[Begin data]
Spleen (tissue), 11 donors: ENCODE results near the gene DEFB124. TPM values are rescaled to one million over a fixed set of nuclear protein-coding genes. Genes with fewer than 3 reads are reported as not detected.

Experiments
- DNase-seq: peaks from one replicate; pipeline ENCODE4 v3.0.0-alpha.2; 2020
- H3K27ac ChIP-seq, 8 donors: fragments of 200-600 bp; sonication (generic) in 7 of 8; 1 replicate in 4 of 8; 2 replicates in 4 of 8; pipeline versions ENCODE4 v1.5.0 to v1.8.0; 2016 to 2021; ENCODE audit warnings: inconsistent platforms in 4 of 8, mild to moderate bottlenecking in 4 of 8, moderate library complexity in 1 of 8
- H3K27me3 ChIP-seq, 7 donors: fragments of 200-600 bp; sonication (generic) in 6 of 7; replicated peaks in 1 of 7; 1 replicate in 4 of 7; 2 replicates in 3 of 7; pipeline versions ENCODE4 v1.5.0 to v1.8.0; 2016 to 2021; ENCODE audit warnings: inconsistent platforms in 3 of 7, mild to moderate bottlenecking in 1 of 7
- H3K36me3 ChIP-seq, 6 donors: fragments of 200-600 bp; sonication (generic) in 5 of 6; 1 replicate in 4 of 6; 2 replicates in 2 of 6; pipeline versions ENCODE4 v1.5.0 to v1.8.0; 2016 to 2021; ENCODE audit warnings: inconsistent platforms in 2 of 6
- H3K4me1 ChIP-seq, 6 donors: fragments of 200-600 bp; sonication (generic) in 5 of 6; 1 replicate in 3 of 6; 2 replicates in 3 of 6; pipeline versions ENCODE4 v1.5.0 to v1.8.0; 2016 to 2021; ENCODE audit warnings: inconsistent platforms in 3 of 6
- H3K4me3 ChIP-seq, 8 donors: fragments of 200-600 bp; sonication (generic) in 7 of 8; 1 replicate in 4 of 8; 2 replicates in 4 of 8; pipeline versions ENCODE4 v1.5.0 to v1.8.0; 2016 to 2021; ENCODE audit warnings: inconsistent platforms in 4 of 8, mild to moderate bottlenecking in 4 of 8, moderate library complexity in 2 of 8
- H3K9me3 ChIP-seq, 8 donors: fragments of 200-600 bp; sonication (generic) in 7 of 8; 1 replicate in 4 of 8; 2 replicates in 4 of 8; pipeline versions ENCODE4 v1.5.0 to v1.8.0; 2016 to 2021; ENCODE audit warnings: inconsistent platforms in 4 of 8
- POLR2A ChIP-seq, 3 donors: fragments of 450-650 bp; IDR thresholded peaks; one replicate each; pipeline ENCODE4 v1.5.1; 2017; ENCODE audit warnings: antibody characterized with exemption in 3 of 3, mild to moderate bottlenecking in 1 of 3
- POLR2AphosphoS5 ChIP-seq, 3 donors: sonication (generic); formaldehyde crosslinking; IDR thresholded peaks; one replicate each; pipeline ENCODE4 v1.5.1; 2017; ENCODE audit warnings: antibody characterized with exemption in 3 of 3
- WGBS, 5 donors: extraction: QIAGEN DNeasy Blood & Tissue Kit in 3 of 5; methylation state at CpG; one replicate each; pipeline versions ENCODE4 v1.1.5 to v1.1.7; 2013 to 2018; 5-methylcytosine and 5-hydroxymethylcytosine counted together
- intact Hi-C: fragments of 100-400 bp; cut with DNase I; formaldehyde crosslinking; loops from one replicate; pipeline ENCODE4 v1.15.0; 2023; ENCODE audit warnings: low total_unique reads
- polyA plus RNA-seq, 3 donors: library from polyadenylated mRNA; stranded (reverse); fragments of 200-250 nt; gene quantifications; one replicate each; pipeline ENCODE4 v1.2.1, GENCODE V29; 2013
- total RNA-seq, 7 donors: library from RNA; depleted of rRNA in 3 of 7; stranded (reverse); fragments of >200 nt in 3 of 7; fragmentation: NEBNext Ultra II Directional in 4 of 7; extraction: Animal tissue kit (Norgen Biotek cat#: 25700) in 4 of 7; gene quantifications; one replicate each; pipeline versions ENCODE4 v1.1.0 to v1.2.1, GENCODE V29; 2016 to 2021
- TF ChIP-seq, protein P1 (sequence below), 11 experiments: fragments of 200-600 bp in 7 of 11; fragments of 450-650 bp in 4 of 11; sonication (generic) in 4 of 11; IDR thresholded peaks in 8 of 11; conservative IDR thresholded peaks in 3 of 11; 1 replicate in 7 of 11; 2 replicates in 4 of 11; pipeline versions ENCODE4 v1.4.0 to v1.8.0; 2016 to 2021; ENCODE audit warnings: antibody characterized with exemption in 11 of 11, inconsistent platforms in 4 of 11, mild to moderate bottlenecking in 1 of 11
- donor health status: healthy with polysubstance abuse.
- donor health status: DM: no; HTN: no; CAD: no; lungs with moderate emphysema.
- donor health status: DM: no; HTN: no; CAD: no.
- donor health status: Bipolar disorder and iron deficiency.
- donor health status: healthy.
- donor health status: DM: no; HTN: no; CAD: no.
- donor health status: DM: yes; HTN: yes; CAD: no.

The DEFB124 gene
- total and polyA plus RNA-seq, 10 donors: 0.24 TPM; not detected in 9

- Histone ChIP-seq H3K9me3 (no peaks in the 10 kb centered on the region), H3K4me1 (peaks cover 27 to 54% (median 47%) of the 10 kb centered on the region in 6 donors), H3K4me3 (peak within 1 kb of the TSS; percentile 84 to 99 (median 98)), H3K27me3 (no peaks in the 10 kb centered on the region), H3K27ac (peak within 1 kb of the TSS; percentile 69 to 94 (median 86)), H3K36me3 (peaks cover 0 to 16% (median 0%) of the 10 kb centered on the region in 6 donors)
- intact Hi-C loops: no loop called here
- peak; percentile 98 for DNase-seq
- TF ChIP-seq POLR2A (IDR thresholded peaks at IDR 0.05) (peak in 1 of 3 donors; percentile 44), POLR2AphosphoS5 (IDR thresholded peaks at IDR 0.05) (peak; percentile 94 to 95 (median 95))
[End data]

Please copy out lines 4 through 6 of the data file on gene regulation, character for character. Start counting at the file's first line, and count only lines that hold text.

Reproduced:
- H3K27ac ChIP-seq, 8 donors: fragments of 200-600 bp; sonication (generic) in 7 of 8; 1 replicate in 4 of 8; 2 replicates in 4 of 8; pipeline versions ENCODE4 v1.5.0 to v1.8.0; 2016 to 2021; ENCODE audit warnings: inconsistent platforms in 4 of 8, mild to moderate bottlenecking in 4 of 8, moderate library complexity in 1 of 8
- H3K27me3 ChIP-seq, 7 donors: fragments of 200-600 bp; sonication (generic) in 6 of 7; replicated peaks in 1 of 7; 1 replicate in 4 of 7; 2 replicates in 3 of 7; pipeline versions ENCODE4 v1.5.0 to v1.8.0; 2016 to 2021; ENCODE audit warnings: inconsistent platforms in 3 of 7, mild to moderate bottlenecking in 1 of 7
- H3K36me3 ChIP-seq, 6 donors: fragments of 200-600 bp; sonication (generic) in 5 of 6; 1 replicate in 4 of 6; 2 replicates in 2 of 6; pipeline versions ENCODE4 v1.5.0 to v1.8.0; 2016 to 2021; ENCODE audit warnings: inconsistent platforms in 2 of 6